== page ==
She was no ordinary woman. Before she began the course which ended in her being buried alive in that Protestant American convent, a Shaker community, she was very discreet, very conscientious, very amiable, very everything apparently lovely and good. If not, like Anna, a widow of fourscore, she was yet a widow, and the widow of a respectable clergyman, with a circle of children and grand-children and friends around her, who loved and revered her. Of all women almost she seemed least in danger of being carried away from solid Scripture moorings out into the sea of fanaticism. Yet so it was. She had her weak side; there was a broad streak of the imaginative in her; charming when it was kept in subjection to truth, but inclining her to fanciful applications of the word of God. She revered the Scriptures, and any idea, no matter how absurd, if yet it suited her own fancy, and was also couched in the words of the Bible, she received as God’s truth. She seemed to have forgotten that the devil can quote Scripture to his purpose. And this, her weakness, the tempter, who even tried the Master in the same way, was not slow to take advantage of. The specious and fanciful interpretation of the Scriptures by the Millerites was the first to mislead her. She went so far as to prepare ascension robes, and await the moment of the Saviour’s second coming upon the day fixed by the leader, Miller, himself. Then next she was induced to come out and denounce as deluded all who did not receive the Millerite interpretation of the Bible; and that as she supposed by the direct command of God. At a certain time, while meditating upon these things, the words “Come out of Babylon” sounded in her ears, and she settled it in a moment that it was the voice of God, commanding her to separate herself from her church, amongst whom were her own beloved children and the dearest friends she had in the world; and she came out and denounced them all. After that again she was struck by the words, “Mortify the flesh,” and from this she, with the little band of deluded ones whom she joined took up the idea that all they could do to mortify themselves before each other would be pleasing to God and purifying to themselves. And they carried the matter to the absurd and ridiculous extreme of placing themselves in all sorts of grotesque positions, or worse, in their meetings for worship. This finally went so far as to shock her delicacy, and drive her to renounce these Millerites in turn. And what now? Adrift once more, did she not see her folly and turn again to the stronghold? No. But went further and fared worse than ever. Meeting on board one of the lake steamers, while crossing Lake Erie, a Shakeress, her fantastic dress and demure looks attracted her, and they soon fell into conversation. Many of the fancies of this Protestant nun found admiring reception from the widow. But of all others the assurance that all the faithful have each some one of their own dear departed relatives to go with them as guardian angels delighted her most. And when her new friend said, “Does not the apostle ask, ‘are they not all ministering spirits sent forth to minister to them that shall be heirs of salvation?’” the truth of all was sealed and certain to the widow’s belief, as if it had been a voice from heaven, instead of the Shakeress, speaking. She was fairly caught again. The net was of gossamer texture, but yet strong enough to bind her and hold her. The Shakeress drew her out to speak of her past history and of her departed friends, and soon learned that of all the loved ones she had been called to mourn, not one, not even her husband, was so dear to her memory as a favorite sister who had been dead many years. Adroitly and demurely enough, after a while the Shakeress told the widow that her own guardian spirit, who was constantly with her had whispered that the favorite sister would henceforth attend the widow wherever she went, if she would listen to her voice in her heart and follow her counsels; and then left her to commune with her invisible attendant. Not, however, until she had taken good care to find out how much the widow was worth, and present before her in the most attractive form the question of taking all and going to the Shakers.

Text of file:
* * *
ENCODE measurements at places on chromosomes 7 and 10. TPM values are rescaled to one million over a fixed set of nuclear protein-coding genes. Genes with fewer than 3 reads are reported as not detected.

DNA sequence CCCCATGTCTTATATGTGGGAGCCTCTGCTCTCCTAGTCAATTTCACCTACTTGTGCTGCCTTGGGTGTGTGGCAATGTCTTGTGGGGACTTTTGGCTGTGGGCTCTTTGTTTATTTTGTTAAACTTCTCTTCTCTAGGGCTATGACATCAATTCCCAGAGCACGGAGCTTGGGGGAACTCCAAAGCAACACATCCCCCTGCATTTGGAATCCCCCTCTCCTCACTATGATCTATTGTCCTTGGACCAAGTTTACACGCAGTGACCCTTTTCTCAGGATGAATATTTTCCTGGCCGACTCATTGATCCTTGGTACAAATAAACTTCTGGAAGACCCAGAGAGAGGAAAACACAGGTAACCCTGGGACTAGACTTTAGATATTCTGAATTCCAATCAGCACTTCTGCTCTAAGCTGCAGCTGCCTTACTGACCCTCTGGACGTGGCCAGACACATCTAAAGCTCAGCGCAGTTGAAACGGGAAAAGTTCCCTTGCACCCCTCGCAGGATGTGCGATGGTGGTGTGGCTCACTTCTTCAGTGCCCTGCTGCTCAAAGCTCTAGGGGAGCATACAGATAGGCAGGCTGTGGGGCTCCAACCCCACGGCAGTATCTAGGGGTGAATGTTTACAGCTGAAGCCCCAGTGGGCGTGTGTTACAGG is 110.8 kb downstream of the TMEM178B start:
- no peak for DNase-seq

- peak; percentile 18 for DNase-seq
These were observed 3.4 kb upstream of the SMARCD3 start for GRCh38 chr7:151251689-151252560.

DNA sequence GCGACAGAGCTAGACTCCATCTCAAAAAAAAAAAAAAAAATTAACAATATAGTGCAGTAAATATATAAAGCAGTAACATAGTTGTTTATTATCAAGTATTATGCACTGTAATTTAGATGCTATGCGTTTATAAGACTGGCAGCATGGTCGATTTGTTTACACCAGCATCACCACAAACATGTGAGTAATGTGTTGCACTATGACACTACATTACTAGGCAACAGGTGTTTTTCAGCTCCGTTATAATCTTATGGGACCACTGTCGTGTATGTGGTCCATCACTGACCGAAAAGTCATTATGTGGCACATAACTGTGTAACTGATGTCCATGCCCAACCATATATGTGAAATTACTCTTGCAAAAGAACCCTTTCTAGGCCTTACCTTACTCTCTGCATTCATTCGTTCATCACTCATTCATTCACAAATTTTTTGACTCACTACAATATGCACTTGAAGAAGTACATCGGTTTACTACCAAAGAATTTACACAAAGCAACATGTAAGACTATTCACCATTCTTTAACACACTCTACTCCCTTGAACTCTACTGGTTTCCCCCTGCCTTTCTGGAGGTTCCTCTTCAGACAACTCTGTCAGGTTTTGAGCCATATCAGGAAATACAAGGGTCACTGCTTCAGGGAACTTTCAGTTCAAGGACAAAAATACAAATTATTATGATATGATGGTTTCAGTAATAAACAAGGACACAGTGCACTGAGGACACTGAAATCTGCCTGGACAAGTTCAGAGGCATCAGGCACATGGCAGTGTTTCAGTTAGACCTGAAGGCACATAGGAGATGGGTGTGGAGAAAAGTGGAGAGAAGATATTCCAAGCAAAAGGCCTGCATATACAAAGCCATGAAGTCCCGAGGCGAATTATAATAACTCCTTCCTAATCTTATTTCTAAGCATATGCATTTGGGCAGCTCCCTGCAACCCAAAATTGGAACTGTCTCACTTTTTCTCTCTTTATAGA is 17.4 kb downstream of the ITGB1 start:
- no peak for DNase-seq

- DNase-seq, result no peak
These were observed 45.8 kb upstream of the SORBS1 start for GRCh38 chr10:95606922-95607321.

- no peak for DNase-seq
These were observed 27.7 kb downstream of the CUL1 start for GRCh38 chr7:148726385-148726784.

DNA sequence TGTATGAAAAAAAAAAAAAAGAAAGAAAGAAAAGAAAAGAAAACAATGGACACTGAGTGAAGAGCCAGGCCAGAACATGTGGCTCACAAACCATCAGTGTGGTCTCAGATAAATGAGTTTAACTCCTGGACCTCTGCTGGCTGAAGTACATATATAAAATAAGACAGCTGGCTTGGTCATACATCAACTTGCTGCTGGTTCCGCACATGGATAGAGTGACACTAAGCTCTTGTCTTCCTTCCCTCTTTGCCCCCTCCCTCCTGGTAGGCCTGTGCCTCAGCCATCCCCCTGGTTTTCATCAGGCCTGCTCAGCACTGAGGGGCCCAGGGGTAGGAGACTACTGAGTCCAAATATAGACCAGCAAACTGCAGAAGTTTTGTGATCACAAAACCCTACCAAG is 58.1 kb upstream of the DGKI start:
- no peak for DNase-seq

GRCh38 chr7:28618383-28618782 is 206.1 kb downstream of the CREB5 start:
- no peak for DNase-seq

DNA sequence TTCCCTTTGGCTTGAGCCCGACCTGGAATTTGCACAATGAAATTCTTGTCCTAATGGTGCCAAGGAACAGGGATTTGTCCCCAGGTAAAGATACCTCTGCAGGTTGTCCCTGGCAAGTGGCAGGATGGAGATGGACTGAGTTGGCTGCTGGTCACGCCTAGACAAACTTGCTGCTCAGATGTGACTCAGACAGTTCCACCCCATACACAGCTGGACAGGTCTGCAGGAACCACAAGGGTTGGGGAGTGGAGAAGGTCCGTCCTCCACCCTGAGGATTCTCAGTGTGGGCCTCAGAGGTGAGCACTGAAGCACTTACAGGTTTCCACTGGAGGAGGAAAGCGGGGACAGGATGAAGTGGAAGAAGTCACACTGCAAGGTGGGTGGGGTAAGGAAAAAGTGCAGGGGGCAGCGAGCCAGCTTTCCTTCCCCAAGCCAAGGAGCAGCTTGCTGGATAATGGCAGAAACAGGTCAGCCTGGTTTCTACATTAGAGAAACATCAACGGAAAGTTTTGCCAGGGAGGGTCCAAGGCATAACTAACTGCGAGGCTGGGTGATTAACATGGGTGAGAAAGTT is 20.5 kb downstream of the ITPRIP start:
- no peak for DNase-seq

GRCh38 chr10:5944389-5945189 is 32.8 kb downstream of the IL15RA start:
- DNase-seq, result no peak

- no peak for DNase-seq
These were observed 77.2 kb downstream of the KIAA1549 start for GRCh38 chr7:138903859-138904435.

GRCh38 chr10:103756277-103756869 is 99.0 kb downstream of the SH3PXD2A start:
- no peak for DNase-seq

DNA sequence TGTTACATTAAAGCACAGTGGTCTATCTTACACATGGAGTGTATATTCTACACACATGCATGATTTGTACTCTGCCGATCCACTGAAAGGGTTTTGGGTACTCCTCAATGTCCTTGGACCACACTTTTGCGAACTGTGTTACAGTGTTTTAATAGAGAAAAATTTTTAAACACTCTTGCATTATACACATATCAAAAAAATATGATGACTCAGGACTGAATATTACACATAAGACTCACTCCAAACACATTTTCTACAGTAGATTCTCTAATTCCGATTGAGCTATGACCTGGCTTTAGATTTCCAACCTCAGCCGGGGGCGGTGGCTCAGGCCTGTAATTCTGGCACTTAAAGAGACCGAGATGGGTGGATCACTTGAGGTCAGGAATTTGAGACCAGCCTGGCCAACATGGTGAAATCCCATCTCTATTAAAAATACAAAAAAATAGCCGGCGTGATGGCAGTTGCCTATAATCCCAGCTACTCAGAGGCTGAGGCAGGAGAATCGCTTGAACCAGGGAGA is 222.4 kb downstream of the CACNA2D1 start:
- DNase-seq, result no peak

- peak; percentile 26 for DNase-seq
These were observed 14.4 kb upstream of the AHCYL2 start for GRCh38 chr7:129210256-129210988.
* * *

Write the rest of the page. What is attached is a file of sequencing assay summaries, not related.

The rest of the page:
Left to herself, she set herself to listen to the angel voice of her invisible sister. Shall I sell all; break up, leave my children and grand-children and go? was the question silently asked. The answer as silently given was, If a man forsake not all that he hath he cannot be my disciple. If any one hate not father and mother and sister and brother he cannot be my disciple. Her fertile fancy at once took this as infallible counsel to sell all, take all and leave all and take the Shaker veil. Which she did.